“But doesn’t your community ultimately control what is grown? Isn’t it a family plot?” Pavel knew that the Cossacks had long held land under a complex form of communal ownership. But those land reforms had freed Ivan to move to independence from the community and acquire land outside the traditional communal holdings.
“No. It’s my land. It is mine!” Ivan punched his hand with his closed fist. “No one can tell me what to do with it.”
That sentence stayed with Pavel. Ivan, in his early thirties, was extending his reach beyond just planting and harvesting crops. He expanded from local small-time trade to milling his own grain and doing business with larger markets. Clearly a man with a future, he had his eyes on dealing directly with Moscow. Now Pavel, for the first time, was also working his own land. Ivan had helped him achieve this independence. Pavel’s portion wasn’t a big piece, but it would be enough, especially now that his four children were getting older, and, like Daria, would soon be moving away.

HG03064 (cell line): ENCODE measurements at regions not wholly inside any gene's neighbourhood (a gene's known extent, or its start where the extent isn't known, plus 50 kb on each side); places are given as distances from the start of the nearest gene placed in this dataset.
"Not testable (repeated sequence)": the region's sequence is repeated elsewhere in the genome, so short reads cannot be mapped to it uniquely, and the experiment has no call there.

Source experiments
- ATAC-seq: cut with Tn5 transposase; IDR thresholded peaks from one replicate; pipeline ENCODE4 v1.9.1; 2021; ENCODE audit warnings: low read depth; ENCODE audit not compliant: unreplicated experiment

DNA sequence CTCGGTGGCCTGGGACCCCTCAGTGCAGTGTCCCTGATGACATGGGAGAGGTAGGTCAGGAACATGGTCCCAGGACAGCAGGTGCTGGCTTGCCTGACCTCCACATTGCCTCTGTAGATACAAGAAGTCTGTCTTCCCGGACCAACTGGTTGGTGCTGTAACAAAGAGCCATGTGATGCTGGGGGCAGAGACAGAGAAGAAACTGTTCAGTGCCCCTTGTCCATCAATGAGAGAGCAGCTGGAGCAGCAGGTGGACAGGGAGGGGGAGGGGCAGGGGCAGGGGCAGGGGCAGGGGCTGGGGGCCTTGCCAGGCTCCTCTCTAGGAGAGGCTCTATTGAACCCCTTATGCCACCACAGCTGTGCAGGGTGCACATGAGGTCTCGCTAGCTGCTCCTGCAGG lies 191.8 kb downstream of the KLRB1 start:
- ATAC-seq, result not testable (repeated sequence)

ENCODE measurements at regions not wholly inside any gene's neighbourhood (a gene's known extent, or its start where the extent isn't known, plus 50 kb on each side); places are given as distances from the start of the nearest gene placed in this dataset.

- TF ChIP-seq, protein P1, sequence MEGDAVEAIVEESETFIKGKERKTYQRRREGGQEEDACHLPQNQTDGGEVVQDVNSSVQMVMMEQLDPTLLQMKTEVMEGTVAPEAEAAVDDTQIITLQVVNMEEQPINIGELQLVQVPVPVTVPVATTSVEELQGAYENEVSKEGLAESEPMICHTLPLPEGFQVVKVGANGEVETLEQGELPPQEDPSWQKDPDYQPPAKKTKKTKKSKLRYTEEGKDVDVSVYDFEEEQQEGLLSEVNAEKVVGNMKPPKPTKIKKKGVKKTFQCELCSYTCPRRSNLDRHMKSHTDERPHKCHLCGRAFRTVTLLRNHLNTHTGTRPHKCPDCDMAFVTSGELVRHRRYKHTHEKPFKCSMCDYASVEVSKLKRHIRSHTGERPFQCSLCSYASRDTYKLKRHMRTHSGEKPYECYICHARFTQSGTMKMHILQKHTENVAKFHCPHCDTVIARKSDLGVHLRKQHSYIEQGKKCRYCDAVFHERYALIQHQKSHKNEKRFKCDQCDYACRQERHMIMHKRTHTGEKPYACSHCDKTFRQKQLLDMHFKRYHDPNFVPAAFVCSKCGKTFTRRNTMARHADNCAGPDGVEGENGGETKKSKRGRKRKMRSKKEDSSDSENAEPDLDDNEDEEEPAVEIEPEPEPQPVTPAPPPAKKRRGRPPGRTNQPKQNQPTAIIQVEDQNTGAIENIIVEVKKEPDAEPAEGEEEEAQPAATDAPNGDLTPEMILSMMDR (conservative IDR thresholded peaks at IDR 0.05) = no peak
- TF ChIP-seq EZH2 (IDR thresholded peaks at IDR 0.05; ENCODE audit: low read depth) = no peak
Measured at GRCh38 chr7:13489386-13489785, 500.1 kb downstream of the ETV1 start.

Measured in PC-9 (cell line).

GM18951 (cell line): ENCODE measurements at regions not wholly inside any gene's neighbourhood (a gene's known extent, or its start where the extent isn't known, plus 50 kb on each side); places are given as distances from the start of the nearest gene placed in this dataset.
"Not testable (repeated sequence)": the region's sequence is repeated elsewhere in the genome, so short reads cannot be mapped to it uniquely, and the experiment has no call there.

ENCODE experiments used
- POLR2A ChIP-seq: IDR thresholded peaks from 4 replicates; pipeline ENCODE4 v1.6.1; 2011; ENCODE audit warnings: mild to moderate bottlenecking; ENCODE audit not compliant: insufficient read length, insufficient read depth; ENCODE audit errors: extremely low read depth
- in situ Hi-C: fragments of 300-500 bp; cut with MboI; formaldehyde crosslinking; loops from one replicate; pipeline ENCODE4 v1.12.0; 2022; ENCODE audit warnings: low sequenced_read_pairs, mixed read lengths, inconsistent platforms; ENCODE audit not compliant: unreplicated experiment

It had all evolved quickly. Pavel had mentioned that it was time for his daughter to consider marriage. Ivan told him about his cousin Mikhail Amochaev, who would soon be finishing his military service. One thought led to another, and they both realized there was a match to be made here. Ivan spoke to Mikhail’s father, who confirmed his son as a suitor for Daria. Ivan and Mikhail were here to finalize the agreement, and Pavel intended to ensure the success of their mission.
Tania Romanov Amochaev is the author of Mother Tongue: A Saga of Three Generations of Balkan Women (2018) and Never a Stranger, a book of travel stories published in 2019. Born in Serbia, Romanov spent her childhood in a refugee camp and grew up in San Francisco. She is a prize-winning photographer and global traveler as well as an author. In her previous careers, she was the CEO of several technology companies and the founder of a non-profit aimed at helping youths graduate from public school. Tania has a Mathematics degree from UC Berkeley and an MS in Management from the Stanford Graduate School of Business.